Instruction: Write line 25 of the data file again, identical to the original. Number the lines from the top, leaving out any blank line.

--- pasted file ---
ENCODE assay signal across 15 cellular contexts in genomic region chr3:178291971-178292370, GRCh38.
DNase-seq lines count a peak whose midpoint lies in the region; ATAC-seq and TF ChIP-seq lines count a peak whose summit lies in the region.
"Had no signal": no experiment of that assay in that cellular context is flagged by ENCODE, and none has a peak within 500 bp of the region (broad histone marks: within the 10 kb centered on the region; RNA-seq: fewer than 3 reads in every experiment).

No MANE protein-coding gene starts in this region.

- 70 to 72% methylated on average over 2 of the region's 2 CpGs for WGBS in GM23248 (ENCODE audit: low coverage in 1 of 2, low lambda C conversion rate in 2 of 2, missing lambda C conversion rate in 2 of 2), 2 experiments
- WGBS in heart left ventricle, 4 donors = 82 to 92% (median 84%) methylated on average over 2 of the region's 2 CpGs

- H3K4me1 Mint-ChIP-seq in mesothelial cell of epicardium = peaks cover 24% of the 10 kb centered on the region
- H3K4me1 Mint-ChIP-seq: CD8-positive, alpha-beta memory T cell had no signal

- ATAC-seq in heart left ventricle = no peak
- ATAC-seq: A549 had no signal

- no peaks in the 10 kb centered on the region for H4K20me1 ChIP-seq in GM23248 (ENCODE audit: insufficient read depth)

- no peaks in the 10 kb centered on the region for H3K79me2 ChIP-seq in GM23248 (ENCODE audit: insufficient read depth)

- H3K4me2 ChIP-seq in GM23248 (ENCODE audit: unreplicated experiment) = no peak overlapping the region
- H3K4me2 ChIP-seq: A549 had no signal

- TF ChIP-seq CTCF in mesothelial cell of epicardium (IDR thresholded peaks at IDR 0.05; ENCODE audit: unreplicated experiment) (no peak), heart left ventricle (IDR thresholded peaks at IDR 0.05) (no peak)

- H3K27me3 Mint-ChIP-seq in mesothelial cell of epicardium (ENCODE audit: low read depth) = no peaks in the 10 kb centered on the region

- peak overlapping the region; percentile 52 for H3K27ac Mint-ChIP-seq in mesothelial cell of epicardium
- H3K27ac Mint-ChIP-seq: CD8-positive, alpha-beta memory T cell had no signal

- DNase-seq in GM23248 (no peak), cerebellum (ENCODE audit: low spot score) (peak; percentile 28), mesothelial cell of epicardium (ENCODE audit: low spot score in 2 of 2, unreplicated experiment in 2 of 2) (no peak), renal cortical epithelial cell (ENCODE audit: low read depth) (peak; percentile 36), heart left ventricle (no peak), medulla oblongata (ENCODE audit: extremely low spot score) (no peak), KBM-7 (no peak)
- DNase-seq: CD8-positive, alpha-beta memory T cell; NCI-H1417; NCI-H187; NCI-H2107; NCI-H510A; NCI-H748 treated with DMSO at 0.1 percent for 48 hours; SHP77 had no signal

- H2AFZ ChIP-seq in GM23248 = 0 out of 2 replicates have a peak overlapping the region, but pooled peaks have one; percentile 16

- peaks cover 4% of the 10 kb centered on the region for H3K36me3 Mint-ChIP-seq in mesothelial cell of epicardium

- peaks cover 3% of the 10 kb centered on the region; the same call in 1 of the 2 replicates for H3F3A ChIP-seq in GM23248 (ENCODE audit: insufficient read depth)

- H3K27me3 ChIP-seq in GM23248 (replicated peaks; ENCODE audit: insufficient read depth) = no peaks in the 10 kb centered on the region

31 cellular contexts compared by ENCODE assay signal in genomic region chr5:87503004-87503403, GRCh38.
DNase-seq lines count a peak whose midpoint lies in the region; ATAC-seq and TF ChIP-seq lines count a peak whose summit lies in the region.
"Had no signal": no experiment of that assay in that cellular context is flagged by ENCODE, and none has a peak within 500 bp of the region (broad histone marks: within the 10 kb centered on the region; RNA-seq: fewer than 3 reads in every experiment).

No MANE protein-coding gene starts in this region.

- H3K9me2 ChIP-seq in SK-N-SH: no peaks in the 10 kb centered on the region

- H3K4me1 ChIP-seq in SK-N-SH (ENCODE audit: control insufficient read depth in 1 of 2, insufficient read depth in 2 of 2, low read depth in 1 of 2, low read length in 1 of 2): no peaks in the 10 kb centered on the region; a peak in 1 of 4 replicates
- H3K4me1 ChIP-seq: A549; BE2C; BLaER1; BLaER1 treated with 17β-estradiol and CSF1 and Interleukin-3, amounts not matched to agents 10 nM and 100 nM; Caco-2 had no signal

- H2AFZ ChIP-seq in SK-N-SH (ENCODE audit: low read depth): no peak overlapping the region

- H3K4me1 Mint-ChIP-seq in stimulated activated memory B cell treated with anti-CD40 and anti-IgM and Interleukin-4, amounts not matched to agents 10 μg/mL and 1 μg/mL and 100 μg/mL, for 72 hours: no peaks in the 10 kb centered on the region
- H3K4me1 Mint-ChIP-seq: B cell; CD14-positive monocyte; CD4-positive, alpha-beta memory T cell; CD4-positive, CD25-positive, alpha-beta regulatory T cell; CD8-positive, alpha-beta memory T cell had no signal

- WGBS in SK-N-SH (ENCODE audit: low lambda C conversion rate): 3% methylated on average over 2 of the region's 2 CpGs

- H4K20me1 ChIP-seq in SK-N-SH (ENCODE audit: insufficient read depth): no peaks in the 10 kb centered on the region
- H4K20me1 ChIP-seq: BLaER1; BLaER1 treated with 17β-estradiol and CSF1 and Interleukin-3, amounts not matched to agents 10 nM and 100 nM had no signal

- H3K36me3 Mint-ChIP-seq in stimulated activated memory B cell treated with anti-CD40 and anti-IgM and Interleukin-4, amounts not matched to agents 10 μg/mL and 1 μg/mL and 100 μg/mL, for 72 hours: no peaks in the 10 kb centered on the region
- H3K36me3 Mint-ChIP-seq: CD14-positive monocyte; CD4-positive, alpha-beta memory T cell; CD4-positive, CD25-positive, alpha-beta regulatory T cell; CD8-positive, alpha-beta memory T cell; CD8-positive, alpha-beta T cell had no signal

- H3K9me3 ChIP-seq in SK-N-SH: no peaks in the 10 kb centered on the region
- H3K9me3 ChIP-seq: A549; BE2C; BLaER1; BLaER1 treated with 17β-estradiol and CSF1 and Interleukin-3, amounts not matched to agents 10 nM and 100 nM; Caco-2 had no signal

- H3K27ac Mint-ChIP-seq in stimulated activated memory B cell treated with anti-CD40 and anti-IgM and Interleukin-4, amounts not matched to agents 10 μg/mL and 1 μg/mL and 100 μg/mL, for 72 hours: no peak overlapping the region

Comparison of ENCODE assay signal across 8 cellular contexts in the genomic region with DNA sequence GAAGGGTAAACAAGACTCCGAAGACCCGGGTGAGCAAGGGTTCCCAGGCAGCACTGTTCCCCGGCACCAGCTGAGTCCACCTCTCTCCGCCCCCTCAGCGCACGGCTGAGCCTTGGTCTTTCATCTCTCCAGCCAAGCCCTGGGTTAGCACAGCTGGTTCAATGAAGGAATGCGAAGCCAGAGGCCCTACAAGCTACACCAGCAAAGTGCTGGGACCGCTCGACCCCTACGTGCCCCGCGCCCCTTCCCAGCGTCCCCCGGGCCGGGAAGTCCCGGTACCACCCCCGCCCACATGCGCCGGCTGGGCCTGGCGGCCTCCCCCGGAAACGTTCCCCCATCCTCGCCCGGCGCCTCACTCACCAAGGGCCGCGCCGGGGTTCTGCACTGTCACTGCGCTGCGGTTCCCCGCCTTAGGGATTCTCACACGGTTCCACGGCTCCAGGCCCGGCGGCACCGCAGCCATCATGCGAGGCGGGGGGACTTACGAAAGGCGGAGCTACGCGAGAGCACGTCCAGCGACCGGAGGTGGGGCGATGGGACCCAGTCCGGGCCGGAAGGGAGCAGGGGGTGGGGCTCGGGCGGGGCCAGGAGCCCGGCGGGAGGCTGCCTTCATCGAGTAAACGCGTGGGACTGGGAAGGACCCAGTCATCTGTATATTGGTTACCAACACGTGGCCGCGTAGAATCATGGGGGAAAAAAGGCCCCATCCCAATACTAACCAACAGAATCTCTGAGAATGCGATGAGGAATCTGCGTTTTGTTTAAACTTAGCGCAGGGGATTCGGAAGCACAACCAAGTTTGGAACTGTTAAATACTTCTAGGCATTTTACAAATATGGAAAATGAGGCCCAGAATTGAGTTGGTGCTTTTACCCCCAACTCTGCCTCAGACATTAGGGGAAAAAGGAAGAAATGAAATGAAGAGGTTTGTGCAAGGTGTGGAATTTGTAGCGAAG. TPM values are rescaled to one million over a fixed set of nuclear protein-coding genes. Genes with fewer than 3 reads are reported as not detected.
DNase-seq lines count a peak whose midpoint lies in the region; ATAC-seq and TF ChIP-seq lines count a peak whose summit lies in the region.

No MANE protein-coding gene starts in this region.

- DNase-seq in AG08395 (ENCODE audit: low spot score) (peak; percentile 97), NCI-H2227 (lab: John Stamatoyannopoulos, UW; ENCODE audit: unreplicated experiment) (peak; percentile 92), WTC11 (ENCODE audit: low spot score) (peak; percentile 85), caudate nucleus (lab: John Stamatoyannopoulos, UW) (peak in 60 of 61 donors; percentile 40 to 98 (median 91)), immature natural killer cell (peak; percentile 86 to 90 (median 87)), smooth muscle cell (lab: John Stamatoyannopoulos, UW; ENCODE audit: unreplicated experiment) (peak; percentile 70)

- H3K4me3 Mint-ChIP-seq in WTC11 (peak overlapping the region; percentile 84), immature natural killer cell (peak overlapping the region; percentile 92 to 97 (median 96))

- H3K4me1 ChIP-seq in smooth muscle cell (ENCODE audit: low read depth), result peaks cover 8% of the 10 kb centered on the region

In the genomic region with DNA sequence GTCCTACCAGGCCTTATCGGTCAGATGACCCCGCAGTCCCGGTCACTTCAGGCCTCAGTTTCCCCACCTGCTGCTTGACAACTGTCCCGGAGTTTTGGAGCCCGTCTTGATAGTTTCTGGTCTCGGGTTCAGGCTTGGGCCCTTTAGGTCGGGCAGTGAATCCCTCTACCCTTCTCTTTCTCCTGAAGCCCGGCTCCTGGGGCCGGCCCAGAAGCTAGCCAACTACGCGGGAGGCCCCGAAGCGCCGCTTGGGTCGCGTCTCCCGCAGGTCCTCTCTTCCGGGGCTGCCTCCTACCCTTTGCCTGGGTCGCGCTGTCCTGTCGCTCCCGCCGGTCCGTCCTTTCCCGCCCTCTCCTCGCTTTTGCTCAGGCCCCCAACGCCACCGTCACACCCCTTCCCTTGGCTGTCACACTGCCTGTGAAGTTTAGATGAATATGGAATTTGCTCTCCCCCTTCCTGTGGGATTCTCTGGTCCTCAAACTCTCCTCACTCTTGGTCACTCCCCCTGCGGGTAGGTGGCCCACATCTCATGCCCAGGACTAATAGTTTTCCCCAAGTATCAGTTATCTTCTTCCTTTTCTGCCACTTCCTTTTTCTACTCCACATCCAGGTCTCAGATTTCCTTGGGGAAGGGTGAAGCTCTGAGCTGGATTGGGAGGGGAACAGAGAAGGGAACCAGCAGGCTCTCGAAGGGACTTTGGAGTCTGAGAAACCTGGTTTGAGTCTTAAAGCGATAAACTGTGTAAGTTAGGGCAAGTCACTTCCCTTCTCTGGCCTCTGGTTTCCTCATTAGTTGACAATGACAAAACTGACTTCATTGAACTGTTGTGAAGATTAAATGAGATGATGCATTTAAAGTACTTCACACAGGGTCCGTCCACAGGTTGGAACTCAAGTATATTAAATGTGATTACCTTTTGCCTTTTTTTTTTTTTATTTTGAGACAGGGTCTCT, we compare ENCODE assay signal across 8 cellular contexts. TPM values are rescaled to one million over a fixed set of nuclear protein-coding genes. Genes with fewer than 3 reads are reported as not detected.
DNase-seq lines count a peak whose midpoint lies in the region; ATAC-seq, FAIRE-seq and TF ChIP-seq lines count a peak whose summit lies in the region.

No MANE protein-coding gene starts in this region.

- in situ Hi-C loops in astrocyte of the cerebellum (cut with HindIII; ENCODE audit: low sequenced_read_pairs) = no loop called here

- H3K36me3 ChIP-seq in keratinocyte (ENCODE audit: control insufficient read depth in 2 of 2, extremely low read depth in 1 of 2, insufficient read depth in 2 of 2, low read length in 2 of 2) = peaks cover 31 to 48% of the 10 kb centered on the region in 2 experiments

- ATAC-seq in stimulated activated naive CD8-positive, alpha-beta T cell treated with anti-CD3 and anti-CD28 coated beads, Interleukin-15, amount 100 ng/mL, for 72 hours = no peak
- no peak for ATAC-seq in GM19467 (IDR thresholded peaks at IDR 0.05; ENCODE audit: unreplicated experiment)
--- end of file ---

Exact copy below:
31 cellular contexts compared by ENCODE assay signal in genomic region chr5:87503004-87503403, GRCh38.